The persistence and strength of inflation was a major driver of volatility in 2022, yet while inflation may reach its peak in the coming quarters, investors should not expect a decline in volatility anytime soon.
The data also underlines the scale of volatility recorded last year. The VIX equity volatility Index ended above its historical average on 94% of trading days; the bond market’s MOVE Index was above average on 87% of trading days; and the S&P 500 moved by more than 2% on a daily basis 61 times compared to only 7 in 2021.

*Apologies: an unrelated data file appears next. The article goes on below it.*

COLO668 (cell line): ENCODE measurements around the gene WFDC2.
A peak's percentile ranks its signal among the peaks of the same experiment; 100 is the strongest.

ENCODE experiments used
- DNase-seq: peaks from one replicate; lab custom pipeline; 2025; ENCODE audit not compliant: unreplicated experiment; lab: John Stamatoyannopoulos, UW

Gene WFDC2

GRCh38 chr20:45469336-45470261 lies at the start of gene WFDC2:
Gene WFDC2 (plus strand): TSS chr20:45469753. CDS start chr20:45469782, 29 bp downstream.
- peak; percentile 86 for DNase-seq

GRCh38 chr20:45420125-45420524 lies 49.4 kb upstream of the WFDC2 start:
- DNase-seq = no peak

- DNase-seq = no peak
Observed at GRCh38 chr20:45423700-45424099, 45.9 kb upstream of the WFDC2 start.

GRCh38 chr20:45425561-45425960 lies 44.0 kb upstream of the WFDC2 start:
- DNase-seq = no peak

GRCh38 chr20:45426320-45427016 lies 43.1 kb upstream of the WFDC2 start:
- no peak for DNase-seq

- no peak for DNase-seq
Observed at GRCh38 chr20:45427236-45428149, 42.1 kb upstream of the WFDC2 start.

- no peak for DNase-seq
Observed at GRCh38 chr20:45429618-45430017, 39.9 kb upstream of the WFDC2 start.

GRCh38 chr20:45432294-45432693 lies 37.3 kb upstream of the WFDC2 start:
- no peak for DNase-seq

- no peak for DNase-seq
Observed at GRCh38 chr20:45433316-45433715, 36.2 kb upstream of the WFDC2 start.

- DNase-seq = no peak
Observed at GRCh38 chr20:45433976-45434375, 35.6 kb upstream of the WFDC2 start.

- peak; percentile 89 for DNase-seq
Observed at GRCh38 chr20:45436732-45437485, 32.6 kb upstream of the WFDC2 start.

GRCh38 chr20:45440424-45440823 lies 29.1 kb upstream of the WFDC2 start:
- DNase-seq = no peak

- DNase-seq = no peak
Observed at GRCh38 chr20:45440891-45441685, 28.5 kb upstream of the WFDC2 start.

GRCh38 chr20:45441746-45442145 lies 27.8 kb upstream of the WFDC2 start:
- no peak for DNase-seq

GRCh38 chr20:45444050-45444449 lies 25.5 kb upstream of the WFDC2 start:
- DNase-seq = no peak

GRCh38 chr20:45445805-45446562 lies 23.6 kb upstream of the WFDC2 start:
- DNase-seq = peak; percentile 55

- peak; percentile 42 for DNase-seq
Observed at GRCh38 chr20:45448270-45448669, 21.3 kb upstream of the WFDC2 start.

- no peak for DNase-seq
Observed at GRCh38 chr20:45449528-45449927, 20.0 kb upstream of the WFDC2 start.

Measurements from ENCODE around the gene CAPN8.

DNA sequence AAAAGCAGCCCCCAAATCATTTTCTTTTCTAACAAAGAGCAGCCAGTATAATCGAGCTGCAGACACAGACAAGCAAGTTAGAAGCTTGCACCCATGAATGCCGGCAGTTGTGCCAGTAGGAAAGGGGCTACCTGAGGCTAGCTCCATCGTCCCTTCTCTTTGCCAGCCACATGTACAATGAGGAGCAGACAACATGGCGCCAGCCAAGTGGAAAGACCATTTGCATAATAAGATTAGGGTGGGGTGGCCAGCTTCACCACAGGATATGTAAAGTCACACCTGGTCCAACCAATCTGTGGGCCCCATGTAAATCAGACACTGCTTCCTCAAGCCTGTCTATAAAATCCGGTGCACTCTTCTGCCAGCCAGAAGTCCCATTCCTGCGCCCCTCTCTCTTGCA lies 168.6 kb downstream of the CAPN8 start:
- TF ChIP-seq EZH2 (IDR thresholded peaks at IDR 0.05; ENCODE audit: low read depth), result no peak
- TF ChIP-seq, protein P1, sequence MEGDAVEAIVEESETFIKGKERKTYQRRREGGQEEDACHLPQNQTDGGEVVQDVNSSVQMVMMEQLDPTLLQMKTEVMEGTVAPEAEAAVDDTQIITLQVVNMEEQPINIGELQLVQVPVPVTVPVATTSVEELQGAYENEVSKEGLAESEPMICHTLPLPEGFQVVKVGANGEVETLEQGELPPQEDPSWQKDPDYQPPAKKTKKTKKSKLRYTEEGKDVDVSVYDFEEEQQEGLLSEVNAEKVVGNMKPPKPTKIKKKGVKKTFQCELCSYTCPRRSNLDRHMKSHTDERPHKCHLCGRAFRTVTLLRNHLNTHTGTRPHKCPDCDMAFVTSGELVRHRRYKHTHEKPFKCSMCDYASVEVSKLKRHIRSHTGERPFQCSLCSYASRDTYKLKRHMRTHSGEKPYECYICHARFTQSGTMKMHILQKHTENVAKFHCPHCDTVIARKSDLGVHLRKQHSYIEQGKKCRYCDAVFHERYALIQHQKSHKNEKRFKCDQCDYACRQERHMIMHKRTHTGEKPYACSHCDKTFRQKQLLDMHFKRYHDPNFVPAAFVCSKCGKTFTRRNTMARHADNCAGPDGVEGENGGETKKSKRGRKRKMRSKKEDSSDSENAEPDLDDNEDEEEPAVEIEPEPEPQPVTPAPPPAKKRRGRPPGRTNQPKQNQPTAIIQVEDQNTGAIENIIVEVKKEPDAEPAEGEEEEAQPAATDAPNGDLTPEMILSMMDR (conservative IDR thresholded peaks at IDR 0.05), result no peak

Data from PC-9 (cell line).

Against this backdrop, central banks were forced to raise rates aggressively to preserve their main asset: credibility. The collective failure to recognise and control inflation could still lead to sustained second-order inflationary pressures and a hard landing for economies.
Despite this, we believe that markets may find some relief in a potential peak both in inflation and in central bank hawkishness in the next quarters. However, we expect volatility to remain elevated and prone to sudden spikes in 2023, as the headwinds that hindered markets in 2022 will gradually dissipate.